Chicory - Cichorium intybus Chicory - Cichorium intybus
Foto: botanika.wendys.cz

Herb: Chicory


Latin name: Cichorium intybus


Family: Compositae



Medicinal use of Chicory:

Chicory has a long history of herbal use and is especially of great value for its tonic affect upon the liver and digestive tract. It is little used in modern herbalism, though it is often used as part of the diet. The root and the leaves are appetizer, cholagogue, depurative, digestive, diuretic, hypoglycaemic, laxative and tonic. The roots are more active medicinally. A decoction of the root has proved to be of benefit in the treatment of jaundice, liver enlargement, gout and rheumatism. A decoction of the freshly harvested plant is used for treating gravel. The root can be used fresh or dried, it is best harvested in the autumn. The leaves are harvested as the plant comes into flower and can also be dried for later use. The root extracts have experimentally produced a slower and weaker heart rate (pulse). The plant merits research for use in heart irregularities. The plant is used in Bach flower remedies - the keywords for prescribing it are "Possessiveness", "Self-love" and "Self-pity". The latex in the stems is applied to warts in order to destroy them.

Description of the plant:



Plant:
Perennial


Height:
150 cm
(5 feet)

Flovering:
July to
October

Habitat of the herb:

Grassy meadows and arable land, especially on chalk.

Edible parts of Chicory:

Leaves - raw or cooked. The leaves are rather bitter, especially when the plants are flowering. The leaves are often blanched by excluding light, either by removing all the leaves and then earthing up the new growth, or by covering the plant with a bucket or something similar. Whilst this greatly reduces any bitterness, there is also a corresponding loss of vitamins and minerals. The blanched leaves are often used in winter salads (they are known as chicons) and are also cooked. The unblanched leaves are much less bitter in winter and make an excellent addition to salads at this time of year. A nutritional analysis of the leaves is available. Flowers - raw. An attractive addition to the salad bowl, but rather bitter. Root - cooked like parsnip. The boiled young roots form a very palatable vegetable. The root is said to be an ideal food for diabetics because of its inulin content. Inulin is a starch that cannot be digested by humans, it tends to pass straight through the digestive system and is therefore unlikely to be of use to a diabetic. However, the inulin can be used to make a sweetener that is suitable for diabetics to use. Chicory-root is free of harmful ingredients, and is essentially a concentrated combination of three sugars (pentose, levulose and dextrose) along with taraxarcine (the bitter principle of dandelion). It is especially important as source of levulose. Roots are used in seasoning soups, sauces and gravies, and to impart a rich deep colour. The roasted root is used as a caffeine-free coffee adulterant or substitute. Young roots have a slightly bitter caramel flavour when roasted, roots over 2 years old are much more bitter.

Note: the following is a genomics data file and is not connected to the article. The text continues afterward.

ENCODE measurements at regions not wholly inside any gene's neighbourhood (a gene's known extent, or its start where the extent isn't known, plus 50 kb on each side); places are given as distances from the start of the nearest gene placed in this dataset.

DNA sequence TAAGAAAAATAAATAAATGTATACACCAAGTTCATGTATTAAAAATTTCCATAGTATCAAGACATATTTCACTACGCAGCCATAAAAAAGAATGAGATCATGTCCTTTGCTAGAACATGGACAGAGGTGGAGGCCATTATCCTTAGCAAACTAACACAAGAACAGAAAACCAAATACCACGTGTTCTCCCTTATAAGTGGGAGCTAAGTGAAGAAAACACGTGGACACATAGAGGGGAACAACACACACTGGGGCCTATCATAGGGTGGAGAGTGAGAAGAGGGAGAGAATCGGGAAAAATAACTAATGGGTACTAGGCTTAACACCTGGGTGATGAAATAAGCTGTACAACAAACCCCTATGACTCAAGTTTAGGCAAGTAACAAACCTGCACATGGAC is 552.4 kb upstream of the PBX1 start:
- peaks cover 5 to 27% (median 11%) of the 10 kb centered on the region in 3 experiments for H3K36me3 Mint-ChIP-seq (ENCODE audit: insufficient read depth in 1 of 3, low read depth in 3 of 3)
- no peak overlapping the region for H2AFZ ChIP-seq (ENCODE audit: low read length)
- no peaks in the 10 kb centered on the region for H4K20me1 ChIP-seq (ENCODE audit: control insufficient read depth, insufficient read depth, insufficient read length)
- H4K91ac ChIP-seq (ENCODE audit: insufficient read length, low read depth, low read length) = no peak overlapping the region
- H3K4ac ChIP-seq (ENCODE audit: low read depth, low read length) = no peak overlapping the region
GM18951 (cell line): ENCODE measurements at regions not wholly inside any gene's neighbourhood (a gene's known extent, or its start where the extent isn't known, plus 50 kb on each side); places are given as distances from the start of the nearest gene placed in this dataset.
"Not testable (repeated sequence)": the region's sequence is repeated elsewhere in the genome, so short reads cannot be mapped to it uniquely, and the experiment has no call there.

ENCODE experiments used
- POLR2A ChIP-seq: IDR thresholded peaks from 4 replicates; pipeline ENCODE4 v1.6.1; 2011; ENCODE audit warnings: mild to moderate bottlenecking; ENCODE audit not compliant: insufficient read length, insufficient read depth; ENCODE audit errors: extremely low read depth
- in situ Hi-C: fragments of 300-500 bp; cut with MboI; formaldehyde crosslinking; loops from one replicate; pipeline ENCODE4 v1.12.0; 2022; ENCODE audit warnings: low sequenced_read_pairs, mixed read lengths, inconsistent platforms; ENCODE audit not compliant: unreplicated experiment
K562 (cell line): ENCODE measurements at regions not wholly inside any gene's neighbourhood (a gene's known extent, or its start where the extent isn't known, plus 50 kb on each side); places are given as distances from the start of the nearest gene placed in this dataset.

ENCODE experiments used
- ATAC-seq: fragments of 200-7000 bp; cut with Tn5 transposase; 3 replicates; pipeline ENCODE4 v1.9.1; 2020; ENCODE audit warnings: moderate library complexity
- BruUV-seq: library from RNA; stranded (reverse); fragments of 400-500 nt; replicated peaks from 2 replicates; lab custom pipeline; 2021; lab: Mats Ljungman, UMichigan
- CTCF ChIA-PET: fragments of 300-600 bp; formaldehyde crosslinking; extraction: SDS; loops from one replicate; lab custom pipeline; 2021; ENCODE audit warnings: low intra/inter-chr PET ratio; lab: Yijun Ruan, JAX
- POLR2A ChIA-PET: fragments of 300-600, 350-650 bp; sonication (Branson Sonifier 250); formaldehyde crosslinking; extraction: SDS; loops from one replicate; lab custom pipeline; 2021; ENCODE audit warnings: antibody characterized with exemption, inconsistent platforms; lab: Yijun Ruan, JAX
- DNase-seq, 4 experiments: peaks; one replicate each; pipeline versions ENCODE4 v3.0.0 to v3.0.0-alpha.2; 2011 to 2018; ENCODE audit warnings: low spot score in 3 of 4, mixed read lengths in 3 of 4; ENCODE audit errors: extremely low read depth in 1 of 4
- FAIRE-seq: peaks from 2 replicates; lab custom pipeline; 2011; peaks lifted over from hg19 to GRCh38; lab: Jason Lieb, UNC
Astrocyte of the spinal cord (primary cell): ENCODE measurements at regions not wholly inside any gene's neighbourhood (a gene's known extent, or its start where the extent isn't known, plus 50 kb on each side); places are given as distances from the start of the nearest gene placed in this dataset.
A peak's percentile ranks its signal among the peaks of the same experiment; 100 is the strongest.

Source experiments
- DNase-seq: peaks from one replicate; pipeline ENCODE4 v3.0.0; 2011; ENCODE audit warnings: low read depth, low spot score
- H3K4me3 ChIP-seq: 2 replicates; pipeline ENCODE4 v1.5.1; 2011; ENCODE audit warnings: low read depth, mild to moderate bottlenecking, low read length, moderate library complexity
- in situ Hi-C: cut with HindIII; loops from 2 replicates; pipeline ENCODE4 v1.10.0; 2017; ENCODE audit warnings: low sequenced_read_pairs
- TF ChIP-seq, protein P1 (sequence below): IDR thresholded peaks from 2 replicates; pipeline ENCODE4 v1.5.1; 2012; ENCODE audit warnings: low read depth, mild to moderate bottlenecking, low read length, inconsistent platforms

Other uses of the herb:

The roots have the potential to be used for the production of biomass for industrial use. They are rich in the starch "inulin" which can easily be converted to alcohol. A blue dye has been obtained from the leaves. The flowers are an alternative ingredient of "QR" herbal compost activator. This is a dried and powdered mixture of several herbs that can be added to a compost heap in order to speed up bacterial activity and thus shorten the time needed to make the compost.

Propagation of Chicory:

Seed - sow the wild form or cultivars being grown for their roots in May or June in situ. Cultivars being grown for their edible leaves can be sown in April for a summer crop or in June/July for a winter crop. Sow them in situ or in pots and then plant them out as soon as they are large enough.

Cultivation of the herb:

Grassy meadows and arable land, especially on chalk.

Known hazards of Cichorium intybus:

Excessive and continued use may impair function of the retina.

Plant information taken from the Plants For A Future.